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Levy election a matter of life or death for Castle Rock Library
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Levy election a matter of life or death for Castle Rock Library

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Vote yes on library

Castle Rock Library Director Vicki Selander, right, and Cowlitz County resident Yvonne Martin, right, rally in support of the library levy on the Nov. 3 election ballot outside the Castle Rock library Friday afternoon.

One outcome of the Nov. 3 general election could be a matter of life and death for the Castle Rock Public Library.

City residents will vote whether to reinstate an annual levy that raises money for public library operations. Voters in 2019 did not approve the tax for 2020, forcing the library to rely on its reserves and donations to stay open this year, said Library Director Vicki Selander.

The library eked by with significantly rolled back operations funded mostly through donations. But “this time, if the levy fails, the city is planning to close the library unless we can find some other funding, and I don’t foresee that happening,” Selander said.

The city uses the special excess levy to fund the whole of the library’s operational budget, including wages for two staff members and funding for janitorial services.

Set at a rate of 50 cents per $1,000 of assessed property value, the library levy would raise about $91,500 for the library. The measure would cost the owner of a $250,000 home $125 annually, or just more than $10 a month.

“This levy would not impose an additional tax burden, but would replace the levy amount that funded the 2019 library budget,” proponets of the measure wrote in the voter’s pamphlet argument supporting the levy.

No one submitted an argument against the tax, which historically struggles to garner outspoken opponents.

“Every time we run the levy, we have not been able to find anyone who is willing to make an ‘against statement,’ “ Selander said. “If we can’t do it, then it goes to the county, and they advertise for someone. And they have not been able to find anyone to do it. But every time there are still people who vote against it.”

The levy requires a 60% supermajority approval to pass, as well as at least 143 total “yes” votes this year to validate the results. (Validation requires at least 24% of the voter turnout from the previous general election.)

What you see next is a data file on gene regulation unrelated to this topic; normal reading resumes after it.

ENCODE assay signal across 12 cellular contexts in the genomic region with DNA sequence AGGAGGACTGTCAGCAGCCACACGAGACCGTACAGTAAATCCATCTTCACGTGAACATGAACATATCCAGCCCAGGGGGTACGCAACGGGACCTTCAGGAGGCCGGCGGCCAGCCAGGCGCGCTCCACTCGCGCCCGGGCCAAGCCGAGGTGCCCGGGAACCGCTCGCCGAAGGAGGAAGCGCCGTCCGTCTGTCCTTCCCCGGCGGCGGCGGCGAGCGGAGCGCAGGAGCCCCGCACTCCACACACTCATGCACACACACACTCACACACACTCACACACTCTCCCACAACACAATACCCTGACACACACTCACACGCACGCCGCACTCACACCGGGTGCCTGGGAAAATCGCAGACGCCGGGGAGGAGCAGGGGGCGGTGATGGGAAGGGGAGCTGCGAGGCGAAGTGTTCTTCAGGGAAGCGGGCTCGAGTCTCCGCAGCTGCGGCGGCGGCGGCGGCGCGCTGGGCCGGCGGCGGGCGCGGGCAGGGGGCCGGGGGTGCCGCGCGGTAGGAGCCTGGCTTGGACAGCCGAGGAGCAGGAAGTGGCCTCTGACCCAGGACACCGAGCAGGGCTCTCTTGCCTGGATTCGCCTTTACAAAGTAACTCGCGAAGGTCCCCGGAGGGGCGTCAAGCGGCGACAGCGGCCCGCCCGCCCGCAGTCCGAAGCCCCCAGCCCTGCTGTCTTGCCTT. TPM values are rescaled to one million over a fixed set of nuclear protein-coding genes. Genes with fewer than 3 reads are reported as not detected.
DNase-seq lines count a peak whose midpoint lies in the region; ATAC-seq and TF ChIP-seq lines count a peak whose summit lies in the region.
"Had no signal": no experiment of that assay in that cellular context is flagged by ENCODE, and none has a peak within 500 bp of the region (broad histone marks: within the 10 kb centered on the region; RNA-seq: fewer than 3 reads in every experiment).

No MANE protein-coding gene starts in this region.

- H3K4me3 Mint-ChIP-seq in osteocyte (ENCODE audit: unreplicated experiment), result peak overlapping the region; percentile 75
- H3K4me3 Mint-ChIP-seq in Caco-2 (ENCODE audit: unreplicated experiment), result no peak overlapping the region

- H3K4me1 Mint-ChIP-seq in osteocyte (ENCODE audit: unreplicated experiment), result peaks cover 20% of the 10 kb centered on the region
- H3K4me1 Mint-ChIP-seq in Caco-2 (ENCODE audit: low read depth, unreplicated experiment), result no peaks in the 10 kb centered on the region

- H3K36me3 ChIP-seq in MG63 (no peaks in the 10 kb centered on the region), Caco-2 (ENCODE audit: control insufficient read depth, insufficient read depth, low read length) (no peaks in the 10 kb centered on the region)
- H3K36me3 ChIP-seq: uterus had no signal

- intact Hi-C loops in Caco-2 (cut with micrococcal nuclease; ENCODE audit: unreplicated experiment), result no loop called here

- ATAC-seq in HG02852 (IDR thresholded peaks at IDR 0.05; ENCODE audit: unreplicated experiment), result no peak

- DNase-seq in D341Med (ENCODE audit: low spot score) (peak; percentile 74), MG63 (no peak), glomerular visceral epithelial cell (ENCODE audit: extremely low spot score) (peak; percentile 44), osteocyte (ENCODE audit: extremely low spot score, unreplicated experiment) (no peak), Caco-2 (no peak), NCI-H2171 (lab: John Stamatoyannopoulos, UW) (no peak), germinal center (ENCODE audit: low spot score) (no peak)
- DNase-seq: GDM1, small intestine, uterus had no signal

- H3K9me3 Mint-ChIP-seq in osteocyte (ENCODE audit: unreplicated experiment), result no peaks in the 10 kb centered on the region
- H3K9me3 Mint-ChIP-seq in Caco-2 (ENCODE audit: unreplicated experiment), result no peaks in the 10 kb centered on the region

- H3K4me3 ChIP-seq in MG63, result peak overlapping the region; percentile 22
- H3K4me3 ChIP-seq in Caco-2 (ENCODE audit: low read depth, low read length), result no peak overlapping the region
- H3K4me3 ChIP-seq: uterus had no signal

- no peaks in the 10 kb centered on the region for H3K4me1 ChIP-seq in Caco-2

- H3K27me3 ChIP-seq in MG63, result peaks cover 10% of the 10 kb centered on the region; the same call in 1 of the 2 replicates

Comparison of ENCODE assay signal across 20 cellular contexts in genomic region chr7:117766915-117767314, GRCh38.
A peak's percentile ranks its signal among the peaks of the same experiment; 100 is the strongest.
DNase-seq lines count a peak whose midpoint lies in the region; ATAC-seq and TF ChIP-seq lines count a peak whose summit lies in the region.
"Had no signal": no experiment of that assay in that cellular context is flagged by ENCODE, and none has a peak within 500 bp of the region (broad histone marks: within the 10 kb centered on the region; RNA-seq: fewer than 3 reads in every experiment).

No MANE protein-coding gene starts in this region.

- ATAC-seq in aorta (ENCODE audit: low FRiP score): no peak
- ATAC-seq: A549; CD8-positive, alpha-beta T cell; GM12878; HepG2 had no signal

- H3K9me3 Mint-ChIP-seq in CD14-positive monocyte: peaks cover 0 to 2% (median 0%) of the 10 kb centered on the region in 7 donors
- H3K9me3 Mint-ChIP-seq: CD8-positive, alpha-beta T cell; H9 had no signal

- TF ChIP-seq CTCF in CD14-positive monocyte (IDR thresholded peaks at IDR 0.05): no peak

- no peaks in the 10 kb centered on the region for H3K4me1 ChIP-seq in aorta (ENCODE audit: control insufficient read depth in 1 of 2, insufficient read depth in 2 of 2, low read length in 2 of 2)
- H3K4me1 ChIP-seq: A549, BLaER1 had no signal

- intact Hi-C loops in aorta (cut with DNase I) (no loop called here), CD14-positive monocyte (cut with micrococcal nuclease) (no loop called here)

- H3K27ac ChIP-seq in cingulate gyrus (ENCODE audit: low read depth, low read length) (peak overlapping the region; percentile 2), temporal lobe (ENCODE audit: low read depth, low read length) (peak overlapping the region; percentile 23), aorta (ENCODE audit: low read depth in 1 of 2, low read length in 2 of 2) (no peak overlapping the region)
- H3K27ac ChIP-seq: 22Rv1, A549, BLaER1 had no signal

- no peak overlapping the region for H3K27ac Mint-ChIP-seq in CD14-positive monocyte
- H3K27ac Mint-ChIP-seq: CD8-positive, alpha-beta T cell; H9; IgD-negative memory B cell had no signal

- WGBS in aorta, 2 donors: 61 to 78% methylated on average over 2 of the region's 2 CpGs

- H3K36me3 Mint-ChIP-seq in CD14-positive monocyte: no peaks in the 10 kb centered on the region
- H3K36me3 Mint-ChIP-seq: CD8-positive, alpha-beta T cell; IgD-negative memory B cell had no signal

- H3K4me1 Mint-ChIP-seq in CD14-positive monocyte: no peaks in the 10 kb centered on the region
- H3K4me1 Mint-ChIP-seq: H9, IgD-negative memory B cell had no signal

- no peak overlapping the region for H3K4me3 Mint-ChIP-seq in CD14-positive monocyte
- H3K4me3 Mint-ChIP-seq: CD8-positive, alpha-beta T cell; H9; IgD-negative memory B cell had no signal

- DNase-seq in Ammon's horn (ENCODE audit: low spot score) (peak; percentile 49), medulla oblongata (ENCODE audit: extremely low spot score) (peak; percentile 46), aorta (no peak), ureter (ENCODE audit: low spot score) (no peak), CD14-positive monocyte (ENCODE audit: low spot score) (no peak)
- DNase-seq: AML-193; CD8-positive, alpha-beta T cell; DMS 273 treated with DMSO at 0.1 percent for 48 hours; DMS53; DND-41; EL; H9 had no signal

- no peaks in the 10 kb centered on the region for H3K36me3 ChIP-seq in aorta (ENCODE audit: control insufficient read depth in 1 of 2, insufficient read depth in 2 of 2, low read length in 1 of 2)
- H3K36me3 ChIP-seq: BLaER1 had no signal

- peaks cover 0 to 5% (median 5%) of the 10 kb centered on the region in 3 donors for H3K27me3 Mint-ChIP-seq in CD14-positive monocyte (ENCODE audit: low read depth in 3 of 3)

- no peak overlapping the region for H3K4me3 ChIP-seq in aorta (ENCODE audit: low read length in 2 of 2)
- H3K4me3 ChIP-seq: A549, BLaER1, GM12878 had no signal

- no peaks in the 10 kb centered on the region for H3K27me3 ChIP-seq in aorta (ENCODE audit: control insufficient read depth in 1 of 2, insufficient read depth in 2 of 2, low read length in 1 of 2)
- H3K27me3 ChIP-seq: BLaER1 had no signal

An identical measure the city ran in the primary election failed with just 55.2% of the vote. The city is running the measure again as a second — and final — attempt to get approval.

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A small group of library supporters gathered outside the building Friday afternoon in Downtown Castle Rock for a “Vote Yes” rally. They carried campaign signs with footnotes that explained “Our city does not fund the library. You do.”

"Save the Library"

A "Save the Library" sign hangs in the front window of the Castle Rock library downtown Aug. 20, 2020.

More than 1,700 people held Castle Rock library cards in 2018, according to statistics from Washington State Library, a department of the Secretary of State. (Data from 2019 was not available for Castle Rock.)

The library has multiple computers for public use, as well as more than 21,000 materials, including books and DVDs for check-out. In 2018 it circulated more than 10,000 items.

“Adults may take advantage of the opportunity for recreational and informational reading. No additional fee is required for City tax payers to hold a library card, and anyone outside the city limits can obtain one for a nominal fee,” proponents wrote in the argument for statement.

“Children learning reading skills in school may hone those skills at the library and by participating in the summer reading program. Students can also use the library as a study resource and job seekers can access job opportunities on the Internet for free.”

The library also traditionally participates in community events, such as the downtown Halloween “Trunk or Treat,” the annual Festival of Lights and the library’s very own “Talk Like a Pirate Day” celebration, where children can dress up like pirates and take part in a number of pirate-themed games, sing-alongs and storytime activities.

“A lot of people say, ‘Why do I need a library? I can get everything online.’ But that’s not true for everybody, and there are things here you can’t get online,” Selander said.

“There is a sense of community. There are people you can ask questions if you need help,” she said. “There’s free internet and high-speed WiFi. As we try to come out of COVID-19, we are going to need to rebuild our fabric of community and our sense of brotherhood and connections, and a library is a central part of that.”

Selander added that several studies have shown communities with libraries attract more businesses than communities without one.

“Castle Rock is trying to grow and trying to remain vibrant,” Selander said. “Killing the library would kill a large part of the downtown’s heart.”

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